Zachary Fairbrother
Contributor
Weird Canada // Lantern
http://weirdcanada.com // http://lantern.bandcamp.com

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Transfixed – Coaxial Mirage

What inspired you to start a label?
It was conceived as a vanity label in 2008 with a partner I was collaborating with at the time, who actually titled the label. It was suggested by a peer that we began documenting our releases to enhance professionalism. We had no intentions of channeling anything other than our own material. As our group was disbanding a personal desire to continue the archive still existed. My friends are all making extremely good music and I can’t suppress supporting it materialize.
Since Pig split, you’ve devoted much of your attention to Electric Voice. Are you taking a break from music or do you prefer running label?
I wasn’t really interested in performing or releasing my own music at the time, but I wanted to keep contributing to the physical production of it. I hold a strong value in the aesthetic of sound and its presentation, and the idea of being able to manipulate it is appealing to me. About a year ago I started receiving funding from the Government of Nova Scotia via the Emerging Business Music Program on behalf of Electric Voice. That defiantly provided me with a lot of motivation to get the label off the ground and start working outside the current community in Halifax and Montreal. Though I am becoming passionate about the label, I am a musician first and still focus on writing and recording with aspirations of touring the material. Putting a lot of energy into the label in turn benefits my musical endeavors.
Transfixed is quite a departure from your previous musical adventures. How is it related/un-related to other projects?
The formation of Transfixed was completely organic. It is a collaborative project between myself, Ian Phillips and a number of rotating musicians. We had no intentions of forming a group when we first started playing together, but when we discovered that the house we had been jamming in was previously owned by Ian’s grandparents in the early ’60s, and that his grandfather grew up in the house, we decided to channel our time spent there with Transfixed. It has become an interesting and rapidly progressing project that there’s no reason to stop. Our ideas are constantly abstracting themselves and moving faster than we create the music. It’s exciting and with the lack of expectation we have become more prolific than any other project I’ve been involved with.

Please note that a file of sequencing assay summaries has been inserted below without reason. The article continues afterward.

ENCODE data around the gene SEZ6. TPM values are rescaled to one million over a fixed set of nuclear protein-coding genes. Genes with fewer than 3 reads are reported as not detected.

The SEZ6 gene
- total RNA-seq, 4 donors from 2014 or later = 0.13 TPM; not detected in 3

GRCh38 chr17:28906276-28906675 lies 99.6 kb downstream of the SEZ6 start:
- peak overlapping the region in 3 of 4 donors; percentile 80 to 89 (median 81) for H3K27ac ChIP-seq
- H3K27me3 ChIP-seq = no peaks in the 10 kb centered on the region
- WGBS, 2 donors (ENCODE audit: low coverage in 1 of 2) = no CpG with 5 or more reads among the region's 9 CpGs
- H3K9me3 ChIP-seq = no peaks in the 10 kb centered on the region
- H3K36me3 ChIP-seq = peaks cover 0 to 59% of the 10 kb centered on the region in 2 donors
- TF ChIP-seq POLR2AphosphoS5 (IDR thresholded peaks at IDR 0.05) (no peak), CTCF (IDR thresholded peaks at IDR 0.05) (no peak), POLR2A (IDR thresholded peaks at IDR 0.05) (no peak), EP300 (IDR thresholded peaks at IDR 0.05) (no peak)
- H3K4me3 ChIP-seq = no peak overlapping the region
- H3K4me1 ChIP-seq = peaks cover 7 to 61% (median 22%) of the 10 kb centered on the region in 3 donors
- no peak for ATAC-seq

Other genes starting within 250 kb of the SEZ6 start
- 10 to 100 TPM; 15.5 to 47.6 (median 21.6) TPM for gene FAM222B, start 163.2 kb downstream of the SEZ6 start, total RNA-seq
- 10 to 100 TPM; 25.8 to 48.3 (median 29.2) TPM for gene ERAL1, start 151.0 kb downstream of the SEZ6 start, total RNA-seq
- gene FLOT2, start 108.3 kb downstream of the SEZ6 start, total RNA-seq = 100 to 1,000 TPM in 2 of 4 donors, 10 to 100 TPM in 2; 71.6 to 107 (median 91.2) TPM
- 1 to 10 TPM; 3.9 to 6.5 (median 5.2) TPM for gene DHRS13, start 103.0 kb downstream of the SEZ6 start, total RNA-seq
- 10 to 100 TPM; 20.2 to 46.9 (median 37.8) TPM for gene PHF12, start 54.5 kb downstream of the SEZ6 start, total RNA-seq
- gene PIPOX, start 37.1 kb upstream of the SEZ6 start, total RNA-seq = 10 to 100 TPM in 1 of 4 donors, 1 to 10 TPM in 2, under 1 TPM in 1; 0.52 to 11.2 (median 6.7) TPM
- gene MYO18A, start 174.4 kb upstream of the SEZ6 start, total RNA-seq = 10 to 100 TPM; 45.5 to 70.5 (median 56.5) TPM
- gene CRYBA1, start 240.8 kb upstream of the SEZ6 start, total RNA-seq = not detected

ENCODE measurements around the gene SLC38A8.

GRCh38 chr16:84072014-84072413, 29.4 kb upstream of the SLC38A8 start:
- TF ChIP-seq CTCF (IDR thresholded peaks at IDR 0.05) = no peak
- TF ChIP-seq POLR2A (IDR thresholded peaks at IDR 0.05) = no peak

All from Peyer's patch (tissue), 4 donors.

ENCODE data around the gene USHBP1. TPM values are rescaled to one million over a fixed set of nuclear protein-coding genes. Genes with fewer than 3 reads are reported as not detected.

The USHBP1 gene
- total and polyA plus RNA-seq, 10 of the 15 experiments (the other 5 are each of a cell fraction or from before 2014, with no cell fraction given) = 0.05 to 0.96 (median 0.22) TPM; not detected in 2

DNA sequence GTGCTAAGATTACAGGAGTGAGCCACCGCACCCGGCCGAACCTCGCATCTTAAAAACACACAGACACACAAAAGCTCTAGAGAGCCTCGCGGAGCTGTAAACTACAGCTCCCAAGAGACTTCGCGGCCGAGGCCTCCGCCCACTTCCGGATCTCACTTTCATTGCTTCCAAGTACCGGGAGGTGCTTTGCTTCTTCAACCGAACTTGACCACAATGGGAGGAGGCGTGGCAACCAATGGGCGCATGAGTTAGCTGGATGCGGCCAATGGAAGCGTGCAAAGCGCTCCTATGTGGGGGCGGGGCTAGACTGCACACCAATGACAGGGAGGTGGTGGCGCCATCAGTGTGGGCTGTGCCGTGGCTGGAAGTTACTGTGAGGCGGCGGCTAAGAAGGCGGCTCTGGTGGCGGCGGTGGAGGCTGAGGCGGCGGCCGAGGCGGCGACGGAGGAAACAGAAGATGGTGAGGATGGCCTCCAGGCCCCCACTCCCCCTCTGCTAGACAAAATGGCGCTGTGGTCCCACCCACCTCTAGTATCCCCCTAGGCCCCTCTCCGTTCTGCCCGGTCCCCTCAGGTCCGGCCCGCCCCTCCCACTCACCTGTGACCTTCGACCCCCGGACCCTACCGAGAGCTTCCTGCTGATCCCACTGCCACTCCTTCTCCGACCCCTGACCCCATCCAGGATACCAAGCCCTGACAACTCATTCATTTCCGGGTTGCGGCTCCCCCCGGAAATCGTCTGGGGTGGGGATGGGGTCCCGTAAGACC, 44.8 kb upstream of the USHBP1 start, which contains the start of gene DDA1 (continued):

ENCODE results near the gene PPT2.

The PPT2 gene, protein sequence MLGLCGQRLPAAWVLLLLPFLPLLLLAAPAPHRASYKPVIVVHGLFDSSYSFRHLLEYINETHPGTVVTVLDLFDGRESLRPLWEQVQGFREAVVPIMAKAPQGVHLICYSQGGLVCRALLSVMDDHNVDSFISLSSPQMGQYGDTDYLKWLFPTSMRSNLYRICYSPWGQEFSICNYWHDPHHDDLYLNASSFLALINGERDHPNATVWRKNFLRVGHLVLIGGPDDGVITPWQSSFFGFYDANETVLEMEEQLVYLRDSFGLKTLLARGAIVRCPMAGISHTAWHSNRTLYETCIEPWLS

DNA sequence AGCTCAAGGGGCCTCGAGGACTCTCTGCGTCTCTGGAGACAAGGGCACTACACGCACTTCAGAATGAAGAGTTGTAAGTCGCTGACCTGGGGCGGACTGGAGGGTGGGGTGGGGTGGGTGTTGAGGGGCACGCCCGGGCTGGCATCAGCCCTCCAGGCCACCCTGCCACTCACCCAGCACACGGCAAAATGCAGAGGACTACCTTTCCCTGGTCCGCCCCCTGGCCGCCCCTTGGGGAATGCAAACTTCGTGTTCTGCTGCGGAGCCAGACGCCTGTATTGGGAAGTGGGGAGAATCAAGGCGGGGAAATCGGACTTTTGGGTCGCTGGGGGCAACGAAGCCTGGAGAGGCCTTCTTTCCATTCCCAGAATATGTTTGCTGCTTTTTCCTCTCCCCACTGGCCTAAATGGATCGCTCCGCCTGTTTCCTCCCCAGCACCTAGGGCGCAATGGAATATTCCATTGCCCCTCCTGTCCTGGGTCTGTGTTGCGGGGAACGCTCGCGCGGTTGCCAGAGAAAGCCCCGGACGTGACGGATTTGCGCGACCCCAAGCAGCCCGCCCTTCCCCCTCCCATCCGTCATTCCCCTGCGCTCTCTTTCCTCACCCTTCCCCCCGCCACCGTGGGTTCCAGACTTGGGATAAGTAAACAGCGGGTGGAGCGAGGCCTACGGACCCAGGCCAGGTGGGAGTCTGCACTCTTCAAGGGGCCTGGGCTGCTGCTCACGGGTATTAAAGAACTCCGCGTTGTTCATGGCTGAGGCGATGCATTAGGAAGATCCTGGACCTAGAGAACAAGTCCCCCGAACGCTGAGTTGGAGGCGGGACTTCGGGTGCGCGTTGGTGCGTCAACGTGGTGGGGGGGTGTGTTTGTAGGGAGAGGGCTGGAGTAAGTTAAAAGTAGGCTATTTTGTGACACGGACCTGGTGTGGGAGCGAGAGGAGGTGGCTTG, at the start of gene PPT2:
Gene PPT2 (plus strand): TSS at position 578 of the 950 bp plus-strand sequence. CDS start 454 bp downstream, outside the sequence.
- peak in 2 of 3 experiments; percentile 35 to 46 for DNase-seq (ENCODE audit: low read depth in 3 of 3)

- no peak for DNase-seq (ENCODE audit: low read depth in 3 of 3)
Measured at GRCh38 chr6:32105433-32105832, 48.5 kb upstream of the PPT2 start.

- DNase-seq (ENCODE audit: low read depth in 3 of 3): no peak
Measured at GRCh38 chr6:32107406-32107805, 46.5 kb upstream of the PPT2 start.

With my other projects/collaborations there has been a lot more premeditation on the sounds and how they should be presented. It becomes tough when a collective of people share the same visions without matching the logistics. The extrasensory parts of music can be difficult to communicate. I also work with Troy Richter and the Friendly Dimension in molding his sounds.

Synthesizers or guitars?
Guitars that sound like synthesizers. I think the combination can be a masterful force when properly conducted. I am ultimately a guitar player, but I’ve been spending a lot of time learning the keyboard. For the last few months I’ve hardly touched my guitar.
You hitchhike between Truro and Halifax. It seems like hitchhiking is a fading activity. Do you enjoy it, and do you have any good stories? Have you met some interesting people? Where is the farthest you’ve hitched?
It’s never really been something I enjoyed, but it’s done out of necessity. When I cannot afford to be bussing back and forth, it’s usually my only means to get to practices/gatherings, as all of the bands I play in are based in Halifax. I live back and forth from Halifax and Truro, which are about an hour’s drive apart. Truro is very isolated and is a great environment to work in, though can be compromising with my schedule.

I’ve only been hitching through Nova Scotia and Newfoundland for the last five years. I’ve been consistently traveling this way and have never encountered any trouble. Dress nice with a clean appearance. A lot of mothers have picked me up, also on- and off-duty police officers. The only questionable encounter was a lady who spoke in a thick rural Nova Scotian tongue. She picked my friend and I up in the dark and was drinking Faxe 10 (strong beer). She had what looked like 3-4 empty cans on the floor of her side of the car. It was a little unsetting but she was considerably collected and coherent. She had a bizarre way of twisting her words together that was oddly poetic.